This chapter considers the relations between the agent and third party. The typical function of an agent is to affect the legal position of his principal in relation to third parties, typically achieved by the agent effecting contractual relations between his principal and a third party or third parties. To this contract, the agent is usually a stranger and it therefore follows that, providing all parties perform their obligations, there will be no legal relations between the agent and third party, aside from any warranty of authority that might be deemed to exist. If the parties, however, fail to properly perform their obligations, legal relations between the agent and third party may arise that allow one party to sue, or be sued by, the other. This chapter discusses the general rule, and also those situations where the agent and third party will acquire a cause of action against the other.

Chapter

Cover Commercial Law

3. An introduction to the law of agency  

This chapter discusses the law of agency, which is a complex, subtle, and often misunderstood subject. Understanding it is, however, important, especially given the extent to which it can affect commercial and other areas of the law. It has also been established that, for many businesses, the use of agents is invaluable, and significant areas of commercial activity could not continue without the existence of agency. Several basic foundation issues relating to the law of agency, such as the sources of agency law and the various types of agent that exist, are discussed here. The chapter begins by determining the legal meaning of ‘agency’. Unfortunately, whilst many definitions of agency exist, the concept is ‘notoriously slippery and difficult to define’, according to Bowstead and Reynolds. The chapter also looks at the various forms of agent, including the development of the commercial agent.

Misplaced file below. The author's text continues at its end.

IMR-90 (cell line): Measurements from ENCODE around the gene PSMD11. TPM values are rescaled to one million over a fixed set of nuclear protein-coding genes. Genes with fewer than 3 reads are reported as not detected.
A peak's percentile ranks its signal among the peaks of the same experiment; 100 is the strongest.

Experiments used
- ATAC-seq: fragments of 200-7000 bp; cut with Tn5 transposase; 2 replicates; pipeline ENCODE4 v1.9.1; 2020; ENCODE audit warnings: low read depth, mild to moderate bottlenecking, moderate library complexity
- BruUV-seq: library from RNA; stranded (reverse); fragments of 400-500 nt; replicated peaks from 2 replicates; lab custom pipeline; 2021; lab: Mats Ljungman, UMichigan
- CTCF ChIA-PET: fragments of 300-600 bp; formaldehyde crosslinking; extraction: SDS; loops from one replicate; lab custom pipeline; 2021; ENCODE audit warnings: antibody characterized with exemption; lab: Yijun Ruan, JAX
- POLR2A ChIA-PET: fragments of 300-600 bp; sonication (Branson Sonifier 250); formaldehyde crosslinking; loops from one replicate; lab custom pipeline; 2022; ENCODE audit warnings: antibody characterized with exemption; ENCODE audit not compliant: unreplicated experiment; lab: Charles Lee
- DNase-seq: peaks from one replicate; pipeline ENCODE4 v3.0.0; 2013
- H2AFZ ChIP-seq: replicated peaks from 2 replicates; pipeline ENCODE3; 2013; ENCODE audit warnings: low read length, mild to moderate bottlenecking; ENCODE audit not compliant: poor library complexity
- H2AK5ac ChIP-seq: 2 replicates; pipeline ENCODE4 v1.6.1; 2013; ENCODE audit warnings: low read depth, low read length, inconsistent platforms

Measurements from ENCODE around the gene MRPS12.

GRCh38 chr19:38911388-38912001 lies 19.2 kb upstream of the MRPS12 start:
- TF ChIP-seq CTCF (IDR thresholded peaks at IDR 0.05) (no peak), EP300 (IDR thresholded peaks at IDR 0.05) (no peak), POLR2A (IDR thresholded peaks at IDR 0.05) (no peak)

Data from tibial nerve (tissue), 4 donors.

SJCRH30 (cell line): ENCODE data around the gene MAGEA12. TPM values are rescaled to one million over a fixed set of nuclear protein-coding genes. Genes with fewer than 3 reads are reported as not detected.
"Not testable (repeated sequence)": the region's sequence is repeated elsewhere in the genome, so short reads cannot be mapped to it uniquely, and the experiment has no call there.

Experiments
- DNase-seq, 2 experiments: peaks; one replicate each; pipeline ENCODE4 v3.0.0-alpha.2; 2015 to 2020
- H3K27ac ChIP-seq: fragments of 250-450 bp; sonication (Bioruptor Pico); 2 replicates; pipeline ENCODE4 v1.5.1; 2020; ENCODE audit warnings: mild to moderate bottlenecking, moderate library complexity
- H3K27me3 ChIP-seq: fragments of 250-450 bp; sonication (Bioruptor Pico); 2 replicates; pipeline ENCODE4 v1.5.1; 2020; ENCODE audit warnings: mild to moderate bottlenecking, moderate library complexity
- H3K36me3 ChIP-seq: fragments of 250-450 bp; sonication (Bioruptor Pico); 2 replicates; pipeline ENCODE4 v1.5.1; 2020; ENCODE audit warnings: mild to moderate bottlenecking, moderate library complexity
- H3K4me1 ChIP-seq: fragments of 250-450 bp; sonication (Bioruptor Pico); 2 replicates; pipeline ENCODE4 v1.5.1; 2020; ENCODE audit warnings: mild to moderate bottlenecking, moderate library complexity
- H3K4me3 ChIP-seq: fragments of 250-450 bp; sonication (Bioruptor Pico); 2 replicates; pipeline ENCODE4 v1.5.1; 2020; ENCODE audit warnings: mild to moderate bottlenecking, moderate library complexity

Chapter

Cover Commercial Law

6. Relations between principal and agent  

This chapter discusses the legal relationships that exist between the principal and agent, and, in particular, focuses on the duties that each party owes to the other. The precise scope and content of these duties will depend upon a number of factors, including whether the agency is contractual or gratuitous, whether the agent is acting within the scope of his authority, whether the agent is a specific type of agent upon whom extra duties are placed, and whether the agent is a commercial agent or not. There are legal relationships that can exist between the three parties involved in a typical legal relationship, namely, the relationships between principal and agent, between principal and third party, and between agent and third party. The chapter begins by discussing the duties that an agent owes to his principal.